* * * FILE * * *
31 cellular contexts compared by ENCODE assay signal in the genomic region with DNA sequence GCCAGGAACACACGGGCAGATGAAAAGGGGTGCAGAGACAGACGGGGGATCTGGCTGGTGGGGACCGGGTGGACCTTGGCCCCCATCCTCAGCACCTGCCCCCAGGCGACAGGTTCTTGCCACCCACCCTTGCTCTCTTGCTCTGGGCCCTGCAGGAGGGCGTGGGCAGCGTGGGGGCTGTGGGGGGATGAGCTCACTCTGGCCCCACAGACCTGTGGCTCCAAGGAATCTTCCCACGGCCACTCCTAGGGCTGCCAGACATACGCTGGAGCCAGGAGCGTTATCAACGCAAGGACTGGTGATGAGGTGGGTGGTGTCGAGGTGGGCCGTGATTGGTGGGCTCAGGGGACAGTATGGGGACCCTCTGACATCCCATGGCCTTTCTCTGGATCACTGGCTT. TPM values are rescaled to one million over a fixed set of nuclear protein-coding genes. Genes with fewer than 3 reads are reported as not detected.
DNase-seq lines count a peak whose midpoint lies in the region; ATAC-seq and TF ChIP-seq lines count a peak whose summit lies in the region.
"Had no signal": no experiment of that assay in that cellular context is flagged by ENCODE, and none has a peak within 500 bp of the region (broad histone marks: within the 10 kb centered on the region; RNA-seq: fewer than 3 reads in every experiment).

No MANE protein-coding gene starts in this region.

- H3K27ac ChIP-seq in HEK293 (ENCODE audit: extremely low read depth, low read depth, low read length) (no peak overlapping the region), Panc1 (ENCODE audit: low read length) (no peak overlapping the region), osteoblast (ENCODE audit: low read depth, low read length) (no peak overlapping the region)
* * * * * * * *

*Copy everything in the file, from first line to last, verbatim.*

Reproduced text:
31 cellular contexts compared by ENCODE assay signal in the genomic region with DNA sequence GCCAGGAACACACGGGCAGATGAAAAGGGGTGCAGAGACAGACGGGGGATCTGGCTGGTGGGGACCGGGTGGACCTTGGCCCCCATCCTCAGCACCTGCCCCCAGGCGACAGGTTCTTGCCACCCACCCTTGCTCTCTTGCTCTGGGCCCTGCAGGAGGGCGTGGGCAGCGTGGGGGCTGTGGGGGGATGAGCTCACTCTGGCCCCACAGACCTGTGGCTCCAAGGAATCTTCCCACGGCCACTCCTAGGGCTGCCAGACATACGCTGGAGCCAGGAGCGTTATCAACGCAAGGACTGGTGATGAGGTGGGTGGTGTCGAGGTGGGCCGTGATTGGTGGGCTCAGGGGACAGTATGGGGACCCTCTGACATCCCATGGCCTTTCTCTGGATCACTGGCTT. TPM values are rescaled to one million over a fixed set of nuclear protein-coding genes. Genes with fewer than 3 reads are reported as not detected.
DNase-seq lines count a peak whose midpoint lies in the region; ATAC-seq and TF ChIP-seq lines count a peak whose summit lies in the region.
"Had no signal": no experiment of that assay in that cellular context is flagged by ENCODE, and none has a peak within 500 bp of the region (broad histone marks: within the 10 kb centered on the region; RNA-seq: fewer than 3 reads in every experiment).

No MANE protein-coding gene starts in this region.

- H3K27ac ChIP-seq in HEK293 (ENCODE audit: extremely low read depth, low read depth, low read length) (no peak overlapping the region), Panc1 (ENCODE audit: low read length) (no peak overlapping the region), osteoblast (ENCODE audit: low read depth, low read length) (no peak overlapping the region)